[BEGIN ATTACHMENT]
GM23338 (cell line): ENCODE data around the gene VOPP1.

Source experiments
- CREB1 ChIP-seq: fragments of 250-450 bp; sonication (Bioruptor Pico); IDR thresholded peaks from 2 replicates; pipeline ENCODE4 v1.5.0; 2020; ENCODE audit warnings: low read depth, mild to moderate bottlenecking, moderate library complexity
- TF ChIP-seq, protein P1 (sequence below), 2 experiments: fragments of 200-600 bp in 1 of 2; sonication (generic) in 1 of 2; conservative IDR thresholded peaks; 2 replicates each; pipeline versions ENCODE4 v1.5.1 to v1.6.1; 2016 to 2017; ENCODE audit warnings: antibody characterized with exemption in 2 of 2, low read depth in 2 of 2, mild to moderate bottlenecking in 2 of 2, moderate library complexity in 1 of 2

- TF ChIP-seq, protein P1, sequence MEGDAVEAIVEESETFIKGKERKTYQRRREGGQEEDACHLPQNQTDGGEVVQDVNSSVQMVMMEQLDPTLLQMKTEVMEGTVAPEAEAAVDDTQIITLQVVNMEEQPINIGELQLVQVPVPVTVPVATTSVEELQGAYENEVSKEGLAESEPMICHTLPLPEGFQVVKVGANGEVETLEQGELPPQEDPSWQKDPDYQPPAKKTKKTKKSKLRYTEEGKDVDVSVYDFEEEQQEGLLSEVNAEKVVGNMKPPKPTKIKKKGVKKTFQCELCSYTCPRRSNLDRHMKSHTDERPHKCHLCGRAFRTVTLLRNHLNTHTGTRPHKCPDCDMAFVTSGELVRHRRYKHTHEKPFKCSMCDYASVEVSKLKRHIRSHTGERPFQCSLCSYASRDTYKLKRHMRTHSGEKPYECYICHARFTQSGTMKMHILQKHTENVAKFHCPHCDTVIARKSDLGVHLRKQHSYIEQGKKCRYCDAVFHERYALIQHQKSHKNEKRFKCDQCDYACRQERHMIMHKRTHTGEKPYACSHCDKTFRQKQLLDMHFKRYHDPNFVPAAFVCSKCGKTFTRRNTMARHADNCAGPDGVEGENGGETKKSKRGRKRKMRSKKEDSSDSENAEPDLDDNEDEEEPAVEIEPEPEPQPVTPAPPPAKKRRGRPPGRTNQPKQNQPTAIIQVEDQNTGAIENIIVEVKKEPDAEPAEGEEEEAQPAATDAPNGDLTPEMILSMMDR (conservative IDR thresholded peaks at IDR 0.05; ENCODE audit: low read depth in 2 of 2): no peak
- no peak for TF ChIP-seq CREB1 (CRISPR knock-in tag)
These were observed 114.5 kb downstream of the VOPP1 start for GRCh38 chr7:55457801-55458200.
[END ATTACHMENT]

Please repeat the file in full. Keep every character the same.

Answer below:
GM23338 (cell line): ENCODE data around the gene VOPP1.

Source experiments
- CREB1 ChIP-seq: fragments of 250-450 bp; sonication (Bioruptor Pico); IDR thresholded peaks from 2 replicates; pipeline ENCODE4 v1.5.0; 2020; ENCODE audit warnings: low read depth, mild to moderate bottlenecking, moderate library complexity
- TF ChIP-seq, protein P1 (sequence below), 2 experiments: fragments of 200-600 bp in 1 of 2; sonication (generic) in 1 of 2; conservative IDR thresholded peaks; 2 replicates each; pipeline versions ENCODE4 v1.5.1 to v1.6.1; 2016 to 2017; ENCODE audit warnings: antibody characterized with exemption in 2 of 2, low read depth in 2 of 2, mild to moderate bottlenecking in 2 of 2, moderate library complexity in 1 of 2

- TF ChIP-seq, protein P1, sequence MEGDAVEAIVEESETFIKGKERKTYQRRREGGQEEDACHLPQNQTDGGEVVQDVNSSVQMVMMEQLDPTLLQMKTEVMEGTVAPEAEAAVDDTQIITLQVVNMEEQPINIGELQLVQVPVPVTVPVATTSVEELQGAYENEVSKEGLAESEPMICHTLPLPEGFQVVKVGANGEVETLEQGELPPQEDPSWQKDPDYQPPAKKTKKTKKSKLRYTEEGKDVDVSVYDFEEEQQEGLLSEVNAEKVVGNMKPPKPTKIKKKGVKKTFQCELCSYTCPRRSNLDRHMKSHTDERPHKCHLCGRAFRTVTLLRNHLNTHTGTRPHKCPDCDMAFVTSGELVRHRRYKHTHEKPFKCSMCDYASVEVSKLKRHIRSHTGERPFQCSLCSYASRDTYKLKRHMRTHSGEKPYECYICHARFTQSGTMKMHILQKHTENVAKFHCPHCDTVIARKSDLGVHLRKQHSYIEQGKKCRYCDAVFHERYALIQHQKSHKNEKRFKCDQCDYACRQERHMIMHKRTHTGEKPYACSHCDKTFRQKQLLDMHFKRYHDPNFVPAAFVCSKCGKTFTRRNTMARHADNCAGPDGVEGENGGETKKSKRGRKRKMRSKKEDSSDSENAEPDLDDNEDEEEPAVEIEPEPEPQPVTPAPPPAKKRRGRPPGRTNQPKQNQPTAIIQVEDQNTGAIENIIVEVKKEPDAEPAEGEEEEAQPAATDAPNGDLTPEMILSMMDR (conservative IDR thresholded peaks at IDR 0.05; ENCODE audit: low read depth in 2 of 2): no peak
- no peak for TF ChIP-seq CREB1 (CRISPR knock-in tag)
These were observed 114.5 kb downstream of the VOPP1 start for GRCh38 chr7:55457801-55458200.